Over the past few years, I’ve been writing about real agency lessons from Mad Men episodes. Season four continues to include real issues faced by advertising (and yes PR firms) in an incredible show. If I wasn’t in this industry, I’m sure I would still be a fan of the show, but for me I get a bonus. I get to watch situations I encounter all the time dealt with by others.
The big issue I’m going to focus on here is one I’ve written about before: loyalty.
Pete Campbell hasn’t always made the best decisions. OK, that’s an understatement. He’s usually a spineless cad (wow, that was fun to write). In episode 404, “The Rejected,” he gets a chance to make a good decision, and act as a good and loyal man, even if it may be for the wrong reasons.
Pete’s father in law is in charge of the marketing decisions for Clearasil. It was his position that allowed Pete to bring this important account to the new Sterling, Cooper, Draper, Pryce (SCDP)and become a partner.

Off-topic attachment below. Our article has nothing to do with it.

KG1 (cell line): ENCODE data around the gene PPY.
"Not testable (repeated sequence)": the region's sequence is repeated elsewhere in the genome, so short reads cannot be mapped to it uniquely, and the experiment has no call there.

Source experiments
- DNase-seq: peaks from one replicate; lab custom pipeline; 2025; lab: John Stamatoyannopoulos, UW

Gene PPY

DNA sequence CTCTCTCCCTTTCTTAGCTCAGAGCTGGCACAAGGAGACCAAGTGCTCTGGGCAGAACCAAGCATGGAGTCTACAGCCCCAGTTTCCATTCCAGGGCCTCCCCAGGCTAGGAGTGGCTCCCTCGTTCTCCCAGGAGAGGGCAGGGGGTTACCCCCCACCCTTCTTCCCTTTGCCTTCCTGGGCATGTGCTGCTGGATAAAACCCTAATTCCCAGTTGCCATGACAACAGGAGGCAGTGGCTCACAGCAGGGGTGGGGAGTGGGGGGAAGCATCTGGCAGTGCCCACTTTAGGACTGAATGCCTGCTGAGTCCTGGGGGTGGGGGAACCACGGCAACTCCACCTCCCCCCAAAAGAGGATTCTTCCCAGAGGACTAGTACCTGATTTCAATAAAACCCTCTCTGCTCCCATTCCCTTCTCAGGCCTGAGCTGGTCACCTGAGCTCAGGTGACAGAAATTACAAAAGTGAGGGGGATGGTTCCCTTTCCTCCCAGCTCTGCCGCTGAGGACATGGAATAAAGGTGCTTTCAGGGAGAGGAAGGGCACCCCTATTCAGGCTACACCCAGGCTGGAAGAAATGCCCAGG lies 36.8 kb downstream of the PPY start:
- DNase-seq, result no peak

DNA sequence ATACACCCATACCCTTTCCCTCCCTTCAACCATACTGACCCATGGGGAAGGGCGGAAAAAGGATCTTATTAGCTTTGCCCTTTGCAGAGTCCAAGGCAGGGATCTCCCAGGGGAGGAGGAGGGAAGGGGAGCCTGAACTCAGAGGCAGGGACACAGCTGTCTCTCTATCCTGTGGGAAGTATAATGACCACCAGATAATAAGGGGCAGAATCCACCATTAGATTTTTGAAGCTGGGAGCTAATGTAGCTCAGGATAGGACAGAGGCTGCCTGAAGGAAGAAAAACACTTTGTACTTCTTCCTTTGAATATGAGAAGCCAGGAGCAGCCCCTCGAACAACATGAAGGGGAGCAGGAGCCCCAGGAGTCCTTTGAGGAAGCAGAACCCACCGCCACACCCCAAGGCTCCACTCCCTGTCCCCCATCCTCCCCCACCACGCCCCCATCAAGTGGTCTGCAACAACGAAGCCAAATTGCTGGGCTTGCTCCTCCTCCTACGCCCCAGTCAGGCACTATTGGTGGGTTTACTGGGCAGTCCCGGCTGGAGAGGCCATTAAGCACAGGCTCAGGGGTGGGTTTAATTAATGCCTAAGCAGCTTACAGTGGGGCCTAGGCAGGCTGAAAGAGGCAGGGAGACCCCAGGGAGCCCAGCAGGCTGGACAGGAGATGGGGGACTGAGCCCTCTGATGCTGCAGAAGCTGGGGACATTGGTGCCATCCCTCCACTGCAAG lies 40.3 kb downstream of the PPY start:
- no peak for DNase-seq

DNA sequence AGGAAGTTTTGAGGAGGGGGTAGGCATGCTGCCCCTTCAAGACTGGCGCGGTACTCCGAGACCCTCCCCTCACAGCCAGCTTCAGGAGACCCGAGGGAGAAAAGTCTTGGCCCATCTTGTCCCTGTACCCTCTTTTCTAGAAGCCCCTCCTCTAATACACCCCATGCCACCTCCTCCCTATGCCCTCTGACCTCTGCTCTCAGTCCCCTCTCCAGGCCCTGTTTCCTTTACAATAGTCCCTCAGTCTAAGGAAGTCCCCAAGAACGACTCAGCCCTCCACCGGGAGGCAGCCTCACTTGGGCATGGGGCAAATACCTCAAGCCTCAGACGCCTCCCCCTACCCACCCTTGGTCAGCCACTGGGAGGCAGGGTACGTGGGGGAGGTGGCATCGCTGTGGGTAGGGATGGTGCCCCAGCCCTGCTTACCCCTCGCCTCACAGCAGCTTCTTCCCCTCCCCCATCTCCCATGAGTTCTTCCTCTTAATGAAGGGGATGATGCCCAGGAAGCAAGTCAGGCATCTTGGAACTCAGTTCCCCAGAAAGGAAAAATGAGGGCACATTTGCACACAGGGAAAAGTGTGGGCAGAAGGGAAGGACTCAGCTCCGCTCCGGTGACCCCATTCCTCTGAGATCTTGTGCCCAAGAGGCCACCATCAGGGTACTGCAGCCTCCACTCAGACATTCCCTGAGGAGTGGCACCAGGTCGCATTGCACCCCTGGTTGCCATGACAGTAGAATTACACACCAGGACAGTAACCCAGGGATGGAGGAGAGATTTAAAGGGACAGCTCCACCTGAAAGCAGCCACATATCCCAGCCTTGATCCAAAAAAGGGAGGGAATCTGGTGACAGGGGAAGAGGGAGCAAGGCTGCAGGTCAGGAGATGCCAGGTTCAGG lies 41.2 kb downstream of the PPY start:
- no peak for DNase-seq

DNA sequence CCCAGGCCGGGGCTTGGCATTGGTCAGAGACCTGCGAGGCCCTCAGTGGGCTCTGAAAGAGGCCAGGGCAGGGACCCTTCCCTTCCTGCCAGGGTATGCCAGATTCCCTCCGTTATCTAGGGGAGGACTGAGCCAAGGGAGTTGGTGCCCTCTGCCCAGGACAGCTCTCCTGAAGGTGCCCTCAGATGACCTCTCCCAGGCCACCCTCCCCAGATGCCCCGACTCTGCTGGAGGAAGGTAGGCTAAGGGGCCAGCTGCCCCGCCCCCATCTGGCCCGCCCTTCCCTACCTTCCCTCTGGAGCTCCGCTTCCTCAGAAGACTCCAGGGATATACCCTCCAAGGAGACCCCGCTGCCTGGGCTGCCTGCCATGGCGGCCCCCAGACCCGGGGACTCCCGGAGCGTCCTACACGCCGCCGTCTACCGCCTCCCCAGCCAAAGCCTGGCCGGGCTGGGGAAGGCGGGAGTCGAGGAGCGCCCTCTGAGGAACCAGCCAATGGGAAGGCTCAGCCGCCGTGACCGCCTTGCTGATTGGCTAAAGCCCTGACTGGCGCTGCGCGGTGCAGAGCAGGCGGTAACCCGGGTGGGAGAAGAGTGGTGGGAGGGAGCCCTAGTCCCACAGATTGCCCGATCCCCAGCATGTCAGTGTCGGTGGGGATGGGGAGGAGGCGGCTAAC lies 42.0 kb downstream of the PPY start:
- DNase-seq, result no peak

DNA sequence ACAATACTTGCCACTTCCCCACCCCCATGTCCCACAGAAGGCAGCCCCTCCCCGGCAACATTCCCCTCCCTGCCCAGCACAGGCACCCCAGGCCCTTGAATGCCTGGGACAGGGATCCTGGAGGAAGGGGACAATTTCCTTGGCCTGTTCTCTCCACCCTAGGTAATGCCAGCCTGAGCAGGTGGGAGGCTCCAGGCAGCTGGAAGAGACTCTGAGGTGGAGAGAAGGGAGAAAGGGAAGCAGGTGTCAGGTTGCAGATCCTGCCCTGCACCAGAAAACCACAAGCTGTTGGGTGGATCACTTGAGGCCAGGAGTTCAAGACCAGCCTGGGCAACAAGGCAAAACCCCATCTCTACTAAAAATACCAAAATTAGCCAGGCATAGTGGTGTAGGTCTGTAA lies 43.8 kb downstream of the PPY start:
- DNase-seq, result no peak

SCDP has recently brought on board the Pond’s account which according to the new client is in conflict with the Clearasil account. Since the Pond’s account is bigger than the Clearasil account, Pete is tasked with telling his father in law that they have to resign the account.
I’m a big believer in “dancing with the one that brung ya.” Clearasil went with a new agency and they deserve a little loyalty for taking a risk. Pete might feel the same way a a bit, but more than likely he just doesn’t want to lose leverage at the agency, since Pond’s isn’t his account, and he doesn’t want to have to tell his father in law that the agency he took a risk on is firing them.
So, Pete steps up and “encourages,” his father in law to bring more business to SCDP bringing the total billings to more than Pond’s so they get to keep Pete’s account.
The end result is that SCDP stays with a client that helped them get started. My point is that it doesn’t always matter why you do the right thing, as long as it gets done.